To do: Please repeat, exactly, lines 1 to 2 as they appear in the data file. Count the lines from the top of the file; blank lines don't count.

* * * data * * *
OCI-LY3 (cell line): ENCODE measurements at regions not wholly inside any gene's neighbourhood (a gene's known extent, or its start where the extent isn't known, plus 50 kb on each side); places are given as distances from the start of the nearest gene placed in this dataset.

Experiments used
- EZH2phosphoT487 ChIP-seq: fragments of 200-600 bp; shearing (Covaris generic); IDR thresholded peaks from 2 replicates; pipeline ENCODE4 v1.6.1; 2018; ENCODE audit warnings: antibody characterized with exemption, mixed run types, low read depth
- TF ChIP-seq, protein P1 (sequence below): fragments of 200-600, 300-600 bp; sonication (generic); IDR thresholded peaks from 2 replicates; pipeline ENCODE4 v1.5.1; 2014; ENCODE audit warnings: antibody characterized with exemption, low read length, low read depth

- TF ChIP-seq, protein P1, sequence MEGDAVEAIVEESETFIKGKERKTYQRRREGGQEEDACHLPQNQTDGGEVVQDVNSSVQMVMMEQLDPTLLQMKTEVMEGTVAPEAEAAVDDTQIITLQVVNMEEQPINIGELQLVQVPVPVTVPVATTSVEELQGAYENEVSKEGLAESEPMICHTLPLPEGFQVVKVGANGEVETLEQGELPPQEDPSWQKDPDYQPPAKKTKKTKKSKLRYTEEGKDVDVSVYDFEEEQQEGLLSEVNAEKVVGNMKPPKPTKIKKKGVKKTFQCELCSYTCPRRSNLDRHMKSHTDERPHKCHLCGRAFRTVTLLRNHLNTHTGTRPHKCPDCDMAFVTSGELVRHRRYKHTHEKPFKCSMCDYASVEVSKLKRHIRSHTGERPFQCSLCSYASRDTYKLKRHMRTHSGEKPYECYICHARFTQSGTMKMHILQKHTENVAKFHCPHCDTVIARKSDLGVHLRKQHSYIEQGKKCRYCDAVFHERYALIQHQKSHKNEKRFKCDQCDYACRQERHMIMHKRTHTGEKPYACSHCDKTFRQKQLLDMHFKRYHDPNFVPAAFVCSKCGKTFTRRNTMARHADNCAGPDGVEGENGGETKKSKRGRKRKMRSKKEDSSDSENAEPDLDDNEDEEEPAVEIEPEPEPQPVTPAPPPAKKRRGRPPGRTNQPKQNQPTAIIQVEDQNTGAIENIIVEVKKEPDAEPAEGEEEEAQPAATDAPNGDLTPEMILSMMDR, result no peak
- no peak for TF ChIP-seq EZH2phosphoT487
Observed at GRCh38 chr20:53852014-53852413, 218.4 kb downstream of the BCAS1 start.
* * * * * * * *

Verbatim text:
OCI-LY3 (cell line): ENCODE measurements at regions not wholly inside any gene's neighbourhood (a gene's known extent, or its start where the extent isn't known, plus 50 kb on each side); places are given as distances from the start of the nearest gene placed in this dataset.

Experiments used